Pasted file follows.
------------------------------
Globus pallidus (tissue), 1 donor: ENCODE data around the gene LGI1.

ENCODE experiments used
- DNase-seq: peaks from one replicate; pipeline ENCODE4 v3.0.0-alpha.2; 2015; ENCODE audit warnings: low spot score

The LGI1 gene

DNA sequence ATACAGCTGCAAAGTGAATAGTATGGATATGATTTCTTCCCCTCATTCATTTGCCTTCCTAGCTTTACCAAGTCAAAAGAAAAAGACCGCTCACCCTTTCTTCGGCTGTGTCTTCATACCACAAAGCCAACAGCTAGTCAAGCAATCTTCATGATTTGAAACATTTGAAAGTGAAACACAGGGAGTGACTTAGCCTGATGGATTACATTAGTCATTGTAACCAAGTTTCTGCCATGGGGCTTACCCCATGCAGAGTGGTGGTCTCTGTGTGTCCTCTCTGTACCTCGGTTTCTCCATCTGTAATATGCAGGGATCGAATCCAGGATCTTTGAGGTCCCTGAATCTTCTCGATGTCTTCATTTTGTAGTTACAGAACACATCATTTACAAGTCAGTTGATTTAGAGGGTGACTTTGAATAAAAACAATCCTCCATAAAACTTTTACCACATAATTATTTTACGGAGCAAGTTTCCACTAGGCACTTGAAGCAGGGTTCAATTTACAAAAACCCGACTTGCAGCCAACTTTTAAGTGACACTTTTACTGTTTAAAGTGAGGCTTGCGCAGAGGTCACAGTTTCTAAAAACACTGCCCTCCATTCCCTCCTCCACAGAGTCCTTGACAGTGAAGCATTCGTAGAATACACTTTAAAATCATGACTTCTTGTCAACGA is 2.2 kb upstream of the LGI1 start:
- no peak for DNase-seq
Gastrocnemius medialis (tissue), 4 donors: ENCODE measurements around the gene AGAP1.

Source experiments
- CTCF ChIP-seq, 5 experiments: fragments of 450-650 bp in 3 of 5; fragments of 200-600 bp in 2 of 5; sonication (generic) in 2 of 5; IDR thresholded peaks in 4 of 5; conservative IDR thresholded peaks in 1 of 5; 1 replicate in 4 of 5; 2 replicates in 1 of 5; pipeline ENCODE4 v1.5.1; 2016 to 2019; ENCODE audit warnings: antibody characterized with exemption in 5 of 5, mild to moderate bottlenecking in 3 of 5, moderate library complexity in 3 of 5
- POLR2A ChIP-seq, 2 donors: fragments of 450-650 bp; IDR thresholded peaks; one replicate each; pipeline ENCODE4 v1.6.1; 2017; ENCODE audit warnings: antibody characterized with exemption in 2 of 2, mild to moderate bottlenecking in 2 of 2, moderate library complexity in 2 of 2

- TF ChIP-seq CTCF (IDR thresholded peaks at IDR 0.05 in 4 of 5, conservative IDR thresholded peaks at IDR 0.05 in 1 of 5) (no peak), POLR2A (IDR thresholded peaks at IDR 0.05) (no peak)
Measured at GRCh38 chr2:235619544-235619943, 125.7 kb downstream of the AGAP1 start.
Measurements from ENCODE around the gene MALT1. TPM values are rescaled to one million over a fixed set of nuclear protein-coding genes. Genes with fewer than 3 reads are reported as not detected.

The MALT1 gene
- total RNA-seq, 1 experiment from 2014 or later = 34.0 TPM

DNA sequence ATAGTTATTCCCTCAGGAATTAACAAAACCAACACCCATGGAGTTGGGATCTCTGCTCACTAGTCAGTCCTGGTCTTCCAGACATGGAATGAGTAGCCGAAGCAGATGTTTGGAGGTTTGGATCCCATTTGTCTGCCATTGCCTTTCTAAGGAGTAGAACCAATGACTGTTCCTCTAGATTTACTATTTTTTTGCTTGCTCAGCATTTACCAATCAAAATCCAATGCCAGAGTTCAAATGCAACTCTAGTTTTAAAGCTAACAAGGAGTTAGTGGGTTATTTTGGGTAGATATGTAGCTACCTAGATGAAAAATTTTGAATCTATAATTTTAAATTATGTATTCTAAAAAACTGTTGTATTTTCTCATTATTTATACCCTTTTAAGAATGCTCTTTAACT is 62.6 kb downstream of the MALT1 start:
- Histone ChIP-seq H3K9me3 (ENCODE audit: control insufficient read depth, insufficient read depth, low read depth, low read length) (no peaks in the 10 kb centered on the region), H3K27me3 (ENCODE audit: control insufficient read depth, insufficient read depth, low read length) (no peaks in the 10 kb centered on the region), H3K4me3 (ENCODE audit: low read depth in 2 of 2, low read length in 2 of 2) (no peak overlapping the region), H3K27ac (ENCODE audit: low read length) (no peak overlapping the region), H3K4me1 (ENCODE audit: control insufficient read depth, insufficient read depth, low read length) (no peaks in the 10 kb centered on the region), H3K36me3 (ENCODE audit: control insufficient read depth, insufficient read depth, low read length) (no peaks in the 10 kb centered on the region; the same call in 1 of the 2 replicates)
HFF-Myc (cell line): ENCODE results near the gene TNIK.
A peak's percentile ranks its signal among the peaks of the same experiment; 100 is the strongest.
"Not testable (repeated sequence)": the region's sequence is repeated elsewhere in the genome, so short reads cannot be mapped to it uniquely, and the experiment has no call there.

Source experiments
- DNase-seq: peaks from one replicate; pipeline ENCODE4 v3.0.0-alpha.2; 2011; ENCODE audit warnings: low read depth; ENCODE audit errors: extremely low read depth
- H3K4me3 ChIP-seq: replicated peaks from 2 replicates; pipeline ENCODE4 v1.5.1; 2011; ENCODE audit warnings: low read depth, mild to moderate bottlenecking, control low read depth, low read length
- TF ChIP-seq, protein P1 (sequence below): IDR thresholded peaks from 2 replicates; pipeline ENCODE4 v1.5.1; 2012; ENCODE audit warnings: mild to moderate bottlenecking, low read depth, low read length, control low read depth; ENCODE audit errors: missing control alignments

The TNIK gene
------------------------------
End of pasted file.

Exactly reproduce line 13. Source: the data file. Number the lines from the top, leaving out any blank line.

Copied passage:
Measurements from ENCODE around the gene MALT1. TPM values are rescaled to one million over a fixed set of nuclear protein-coding genes. Genes with fewer than 3 reads are reported as not detected.